Brasilia: Born of prophecy, haven for cultists, mystics

In her diaphanous lavender gown, spangled with sequined Stars of David and a crescent moon, Andrea Brandao reminisces about the pretty girl she once was--500 years ago.

"I lived in France, in 1500, and I was the daughter of a woman named Mary of Socorro," Brandao said. "She was a nanny for a rich family."

But the daughter of the house was consumed with envy and had Brandao killed "because I was beautiful," she lamented, shaking her head at her untimely end half a millennium ago.

It was an eyebrow-raising tale of Renaissance household intrigue--and just one of countless stories of restless souls and discontented spirits told by fantastically costumed adherents of a mystical cult based here just outside Brasilia, the futuristic-looking capital that has been compared to another planet.

As Brandao, a 29-year-old hairdresser in her present incarnation, spoke, hundreds of Brazilians decked out as Mayan princes, spear-toting Roman centurions and wandering Gypsies milled about, gathered for a feast day. Faces rapt, they soaked up the dazzling sunshine and the supernatural energy they believe is harnessed in this particular location.

Inspiration for all sorts

Since its establishment as Brazil's capital nearly 50 years ago, after a colossal public works project that created a city virtually out of nothing, Brasilia has been a magnet for seers and sages, cultists and kooks. They consider the place a source of inspiration and even, some say, the cradle of a new race of spiritually superior beings.

"The spot is very powerful," said U.S. writer Alex Shoumatoff, author of a book on the history of Brasilia.

Many have come here in anticipation of the dawn of a new age--sects that embrace reincarnation and universal oneness, academics and sci-fi enthusiasts who associate Brasilia with ancient Egypt or the lost city of Atlantis.

Their dreams are fed by an alien-looking cityscape, a showcase for Modernist architect Oscar Niemeyer. Among his creations are the slender towers of the Brazilian National Congress, between which the sun rises, Stonehenge-like, on April 21, the date the capital was moved from Rio de Janeiro.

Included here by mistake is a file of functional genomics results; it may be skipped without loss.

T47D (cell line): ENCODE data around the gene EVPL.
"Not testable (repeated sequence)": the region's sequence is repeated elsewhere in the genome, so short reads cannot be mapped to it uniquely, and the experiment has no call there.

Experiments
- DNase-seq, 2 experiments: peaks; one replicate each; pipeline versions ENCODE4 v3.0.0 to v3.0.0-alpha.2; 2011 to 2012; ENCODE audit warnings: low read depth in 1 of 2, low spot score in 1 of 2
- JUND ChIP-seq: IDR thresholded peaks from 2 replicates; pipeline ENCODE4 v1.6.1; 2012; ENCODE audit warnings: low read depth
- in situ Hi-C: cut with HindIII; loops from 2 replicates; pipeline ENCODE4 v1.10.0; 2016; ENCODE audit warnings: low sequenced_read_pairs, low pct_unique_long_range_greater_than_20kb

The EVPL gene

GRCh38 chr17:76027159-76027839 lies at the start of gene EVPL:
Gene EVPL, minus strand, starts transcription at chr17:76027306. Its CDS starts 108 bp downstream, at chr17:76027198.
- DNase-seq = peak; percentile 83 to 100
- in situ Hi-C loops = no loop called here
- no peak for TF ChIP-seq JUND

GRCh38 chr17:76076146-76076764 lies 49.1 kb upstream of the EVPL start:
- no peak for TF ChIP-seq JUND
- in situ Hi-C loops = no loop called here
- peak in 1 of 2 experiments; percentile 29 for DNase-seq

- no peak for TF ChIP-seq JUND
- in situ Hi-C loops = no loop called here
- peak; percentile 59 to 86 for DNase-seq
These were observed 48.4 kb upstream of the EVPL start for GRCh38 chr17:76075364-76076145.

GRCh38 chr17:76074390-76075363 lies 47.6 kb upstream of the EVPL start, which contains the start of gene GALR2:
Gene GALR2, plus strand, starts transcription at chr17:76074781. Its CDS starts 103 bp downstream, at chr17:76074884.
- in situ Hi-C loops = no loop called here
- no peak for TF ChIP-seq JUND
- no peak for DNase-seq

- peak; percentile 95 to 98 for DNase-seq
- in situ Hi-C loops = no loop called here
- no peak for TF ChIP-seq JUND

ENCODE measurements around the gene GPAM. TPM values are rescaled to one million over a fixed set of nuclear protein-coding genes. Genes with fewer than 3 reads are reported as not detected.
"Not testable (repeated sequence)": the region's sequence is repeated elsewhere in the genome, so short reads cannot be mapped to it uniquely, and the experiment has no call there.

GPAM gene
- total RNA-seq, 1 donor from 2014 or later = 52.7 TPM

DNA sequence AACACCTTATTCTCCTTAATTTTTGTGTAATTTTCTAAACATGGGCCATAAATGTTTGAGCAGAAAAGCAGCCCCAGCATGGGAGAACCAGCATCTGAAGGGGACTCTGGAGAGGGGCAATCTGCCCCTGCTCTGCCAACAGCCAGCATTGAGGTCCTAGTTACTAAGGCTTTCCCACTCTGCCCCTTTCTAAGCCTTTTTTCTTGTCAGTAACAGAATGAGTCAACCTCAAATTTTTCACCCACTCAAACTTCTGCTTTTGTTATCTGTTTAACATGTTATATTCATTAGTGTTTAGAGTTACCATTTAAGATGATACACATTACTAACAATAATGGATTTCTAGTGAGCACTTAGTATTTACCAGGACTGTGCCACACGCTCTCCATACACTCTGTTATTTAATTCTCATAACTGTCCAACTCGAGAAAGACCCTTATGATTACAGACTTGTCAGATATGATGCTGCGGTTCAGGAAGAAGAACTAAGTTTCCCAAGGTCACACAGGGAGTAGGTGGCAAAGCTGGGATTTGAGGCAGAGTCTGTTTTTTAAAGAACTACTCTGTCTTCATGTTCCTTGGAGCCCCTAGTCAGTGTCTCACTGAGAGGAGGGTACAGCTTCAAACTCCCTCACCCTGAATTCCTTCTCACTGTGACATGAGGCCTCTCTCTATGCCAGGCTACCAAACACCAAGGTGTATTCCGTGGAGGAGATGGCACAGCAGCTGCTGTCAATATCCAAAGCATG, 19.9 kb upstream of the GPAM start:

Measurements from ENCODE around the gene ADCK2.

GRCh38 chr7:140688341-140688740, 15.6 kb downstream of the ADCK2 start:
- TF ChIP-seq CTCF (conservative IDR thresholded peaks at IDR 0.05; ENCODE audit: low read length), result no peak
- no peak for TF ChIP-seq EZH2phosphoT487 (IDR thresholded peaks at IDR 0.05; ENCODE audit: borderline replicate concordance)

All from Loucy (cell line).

The city's natural setting adds to the sense of being in an extraordinary place. Almost any spot in Brasilia affords a dramatic vista extending for miles in every direction, red earth and green trees spread out beneath a seemingly limitless expanse of blue sky.

Then there is the prophecy.

In 1883, an Italian priest named Dom Bosco had a strange dream of a land abundant in precious metals and oil that would be discovered between the 15th and 20th parallels. "There a grand civilization will appear, a Promised Land flowing with milk and honey," the priest recorded in his journal. "These things will happen in the third generation."

Many believe that Brasilia, situated between the 15th and 16th parallels, is that place. The man who made the city a reality, former Brazilian President Juscelino Kubitschek, thought so.

Construction of Brasilia began under Kubitschek in 1956, which, by the president's reckoning, was about the third generation after Bosco's death in 1888. "The mysterious forces that rule the world have acted in such a way as to ... create the opportunity to convert the old dream into reality," he wrote in his memoirs.

The idea of moving Brazil's capital inland, from the coastal city of Salvador and, later, overcrowded Rio, had been bandied about for more than a century, partly as a way to develop the country's mammoth interior.

Kubitschek had made building Brasilia a centerpiece of his presidential campaign, promising to pick a site, hire architects and planners, finance construction and unveil the shiny, new city within four years, by the end of his first term.

Mystics immediately converged on the area, among them Tia Neiva, a purportedly clairvoyant truck driver who founded the Vale do Amanhecer, or Valley of the Dawn, in 1959. Preaching a blend of Christian beliefs, Afro-Brazilian rituals and pagan elements, the sect operates out of a funky temple complex that boasts a red pyramid, painted wooden cutouts of Tia Neiva and Jesus, and the words "God Saves" in large, white letters on the hillside.

Adherents swear by the group's ability to improve their present lives and to rescue and comfort the unhappy souls of past ones, all in preparation for the advent of a new civilization in the third millennium.

`Help the disincarnated'

"We have more love for our neighbor, we tolerate better the consequences and causes of things that happen to us and we help other people. But mainly we help the disincarnated," said Gilda Celeste Oliveira, 35. Pinned to her chest was a badge identifying a spirit named Drogana as her personal guide.

"It's a logical religion that works with faith and reason," Oliveira said. "It only looks weird from the outside."

At the Cidade Ecletica, or Eclectic City, about an hour's drive outside the capital, followers of an ex-Brazilian air force pilot known as Master Yokanan strive to unify all religions on Earth. Yokanan founded the group in Rio but, guided by the stars, moved it to the Brasilia area in 1956. Today, about 600 people live in the community.

For the more academically minded, there's the International Holistic University, a center for people who seek higher consciousness.

The identification of Brasilia with ancient Egypt is one of the city's most intriguing pieces of lore.

In his history of Brasilia, Ronaldo Costa Couto recounts that a U.S.-trained Egyptologist named Iara Kern concluded, after six years of study, that Kubitschek was the reincarnation of the pharaoh Akhenaten and Brasilia was the modern version of Akhenaten's made-to-order capital along the banks of the Nile.

Kubitschek and Akhenaten dedicated themselves to constructing their new capitals, and both died 16 years after inaugurating the cities, Kern noted.